Après Above the Clouds
This story was written for Corona Extra Canada, for their Winter 2016 "Closer to the Sun" campaign. This is post 3 of 8. The original blog can be found here.
Resorts are not the only places worth skiing, and they certainly aren’t the only places worth celebrating. If you have every dreamed of heli-skiing- letting a helicopter escort you to rarely explored runs where you can chase fresh powder and carve your own lines, you know what I am talking about. Whistler just happens to be the ultimate place to check this experience off of your extreme-sports-bucket-list. And we were rearing to go. On a bluebird day, with headsets on, eyes wide, and grins stretched broad, we began our ascent. Though I should warn you- there is a twist to this story as good as a lime in a cerveza.
We did not scratch heli-skiing off our own (lengthy and growing) bucket lists that day. We did one better. The helicopter chauffeured our group to a glacier complete with sun-loving lounge chairs, a stunning, bird’s eye view of every mountain in sight, and a bucket of snow-cold Coronas just waiting to be enjoyed. Meet heli après-skiing. Now this is a winter sport I could really get into.
Our vantage point towered over both Whistler and Blackcomb Mountains in elevation and, therefore, in scenery. Upon touchdown, we had an astonishing three hundred and sixty degree view of the Coastal Mountains. Laughter and excitement ensued, fresh tracks were made, beers were raised, and celebratory “cheers” commenced. This was, by far, the most epic après-ski anyone could ask for. Even the weather was in agreement.
Much of our time on the mountain was spent conversing and sharing hysterics over the landscape in front of us. But as the clouds moved and time passed, our audible exclamations slowly waned. The sun approached distant mountains and everyone became immersed in the sky’s ever-changing evolution.
In my life, the moments that have always stood out have been metaphorical taps on the shoulder, little elbow nudges, or even big shoves. They have been cues to look up, glance around, and not let life pass by- reminders that I am awake, alive, and part of a world much bigger than myself. That day, it was witnessing sunset from atop the glacier. In the end, it was more about how it felt than what it looked like. Though I have to say, it looked fabulous.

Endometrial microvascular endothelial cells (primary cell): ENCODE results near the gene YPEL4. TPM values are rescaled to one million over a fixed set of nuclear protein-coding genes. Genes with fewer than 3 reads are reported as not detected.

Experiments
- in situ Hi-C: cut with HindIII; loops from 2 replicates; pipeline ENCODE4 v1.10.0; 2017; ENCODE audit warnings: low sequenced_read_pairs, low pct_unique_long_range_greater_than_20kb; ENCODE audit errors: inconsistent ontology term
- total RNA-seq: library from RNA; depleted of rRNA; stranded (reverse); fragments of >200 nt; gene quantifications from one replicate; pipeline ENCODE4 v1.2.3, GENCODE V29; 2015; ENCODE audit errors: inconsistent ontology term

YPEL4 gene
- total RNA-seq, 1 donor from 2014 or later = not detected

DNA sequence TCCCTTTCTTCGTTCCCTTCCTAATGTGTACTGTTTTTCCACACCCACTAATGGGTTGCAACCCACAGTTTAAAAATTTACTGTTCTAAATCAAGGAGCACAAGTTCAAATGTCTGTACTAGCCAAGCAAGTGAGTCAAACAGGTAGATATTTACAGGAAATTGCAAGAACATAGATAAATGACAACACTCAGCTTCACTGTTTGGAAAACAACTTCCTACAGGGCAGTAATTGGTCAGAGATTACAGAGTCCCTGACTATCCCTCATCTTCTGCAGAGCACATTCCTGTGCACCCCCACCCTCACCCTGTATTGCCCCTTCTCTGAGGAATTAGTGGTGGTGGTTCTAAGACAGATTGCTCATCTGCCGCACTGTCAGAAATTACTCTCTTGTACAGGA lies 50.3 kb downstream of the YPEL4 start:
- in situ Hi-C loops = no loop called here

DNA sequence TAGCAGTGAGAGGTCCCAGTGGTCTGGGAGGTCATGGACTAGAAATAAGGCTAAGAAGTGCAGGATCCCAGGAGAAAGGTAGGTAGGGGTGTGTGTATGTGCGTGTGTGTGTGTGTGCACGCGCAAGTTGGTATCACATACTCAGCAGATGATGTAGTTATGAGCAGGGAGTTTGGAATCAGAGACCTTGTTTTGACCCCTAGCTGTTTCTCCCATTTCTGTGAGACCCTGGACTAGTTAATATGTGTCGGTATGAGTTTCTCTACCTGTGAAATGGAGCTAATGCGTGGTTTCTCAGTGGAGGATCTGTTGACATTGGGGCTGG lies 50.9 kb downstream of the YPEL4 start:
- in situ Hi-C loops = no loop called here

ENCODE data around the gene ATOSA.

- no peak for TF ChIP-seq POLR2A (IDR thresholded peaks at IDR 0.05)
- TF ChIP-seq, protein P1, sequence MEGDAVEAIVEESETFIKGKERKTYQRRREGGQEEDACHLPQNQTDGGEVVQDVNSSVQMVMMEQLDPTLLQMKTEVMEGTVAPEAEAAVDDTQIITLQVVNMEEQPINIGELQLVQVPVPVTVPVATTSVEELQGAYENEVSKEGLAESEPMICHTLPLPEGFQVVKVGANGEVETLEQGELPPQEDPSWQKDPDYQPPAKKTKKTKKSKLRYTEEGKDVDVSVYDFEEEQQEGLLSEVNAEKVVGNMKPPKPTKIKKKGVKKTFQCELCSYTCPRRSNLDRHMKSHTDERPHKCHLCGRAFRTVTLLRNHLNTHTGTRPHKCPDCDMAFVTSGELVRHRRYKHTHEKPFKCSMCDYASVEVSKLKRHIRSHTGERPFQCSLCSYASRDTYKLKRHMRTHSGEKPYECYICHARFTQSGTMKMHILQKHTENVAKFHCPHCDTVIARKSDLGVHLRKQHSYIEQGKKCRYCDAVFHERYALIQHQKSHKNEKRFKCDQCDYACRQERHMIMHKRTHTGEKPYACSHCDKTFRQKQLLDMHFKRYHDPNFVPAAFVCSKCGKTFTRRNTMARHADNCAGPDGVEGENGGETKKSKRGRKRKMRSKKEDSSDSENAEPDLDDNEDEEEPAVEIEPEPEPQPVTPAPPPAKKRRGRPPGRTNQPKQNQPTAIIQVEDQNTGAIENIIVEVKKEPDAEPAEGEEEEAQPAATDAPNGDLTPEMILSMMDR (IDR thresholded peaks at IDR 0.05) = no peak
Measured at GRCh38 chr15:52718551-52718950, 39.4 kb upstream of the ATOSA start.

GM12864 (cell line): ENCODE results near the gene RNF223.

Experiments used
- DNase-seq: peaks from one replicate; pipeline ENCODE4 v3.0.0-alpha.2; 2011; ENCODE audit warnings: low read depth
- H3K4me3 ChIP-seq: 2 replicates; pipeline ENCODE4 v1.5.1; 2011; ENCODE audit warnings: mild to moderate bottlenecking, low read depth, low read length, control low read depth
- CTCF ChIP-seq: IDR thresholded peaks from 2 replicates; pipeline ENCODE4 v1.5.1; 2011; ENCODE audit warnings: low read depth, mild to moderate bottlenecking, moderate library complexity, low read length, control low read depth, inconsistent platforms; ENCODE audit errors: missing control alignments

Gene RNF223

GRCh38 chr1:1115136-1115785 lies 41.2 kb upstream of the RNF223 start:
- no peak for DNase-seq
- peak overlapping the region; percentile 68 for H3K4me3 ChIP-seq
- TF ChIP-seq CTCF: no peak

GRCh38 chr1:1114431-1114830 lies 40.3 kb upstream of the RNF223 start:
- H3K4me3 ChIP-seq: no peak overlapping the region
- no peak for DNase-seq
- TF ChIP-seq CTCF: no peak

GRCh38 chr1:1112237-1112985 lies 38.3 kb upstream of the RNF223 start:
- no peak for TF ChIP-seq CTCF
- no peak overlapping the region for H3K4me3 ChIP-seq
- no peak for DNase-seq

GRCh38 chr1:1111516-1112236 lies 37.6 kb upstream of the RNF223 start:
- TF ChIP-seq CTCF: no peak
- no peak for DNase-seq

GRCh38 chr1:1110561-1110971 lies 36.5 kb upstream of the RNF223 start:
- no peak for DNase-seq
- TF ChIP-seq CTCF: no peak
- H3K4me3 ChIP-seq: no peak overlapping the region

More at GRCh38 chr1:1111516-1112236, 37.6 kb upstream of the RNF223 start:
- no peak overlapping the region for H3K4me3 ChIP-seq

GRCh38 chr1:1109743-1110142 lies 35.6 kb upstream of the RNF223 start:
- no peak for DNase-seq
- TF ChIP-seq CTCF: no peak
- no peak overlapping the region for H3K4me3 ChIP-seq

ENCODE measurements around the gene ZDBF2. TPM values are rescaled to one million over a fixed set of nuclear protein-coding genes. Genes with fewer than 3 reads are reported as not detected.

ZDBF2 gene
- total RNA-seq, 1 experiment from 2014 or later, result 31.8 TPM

The helicopter ride back to Whistler was a quiet one. Our group seemed to be absorbed in the experience we just shared. Memorable moments were passively sorted through and sifted into hearts, minds, and memory banks. I was remembering how satisfying it was to make footprints in the untouched snow. It was similar to parading around on an abandoned beach, full of clumsy abandon. I recounted how appealing the vibrant pink sky was closest to the sun, and the soft blues that enveloped the range one hundred and eighty degrees from her descent. I relived how it felt to be small and humble, standing in awe of nature; though I also embraced feeling tall and abundant- little me, soaring at the top of a mountain.
As the helicopter landed softly into a flume of powder, I glanced around at everyone’s peaceful expressions and smiled to myself. We all have our own journey. Though in the end, the best experiences are when we cross paths, pause, and share a vantage point. Our heli après-ski was no exception. This time, however, our paths just happened to cross a few thousand meters above sea level. Now that’s something worth celebrating.
(photo credit: Mitchell Taylor)
This campaign was full of spontaneity, brewskies, and fly-by-the-seat-of-your-ski-pants adventure. To read these stories chronologically, start with the first post, "From Beach to Peak", where we head to Whistler, British Columbia.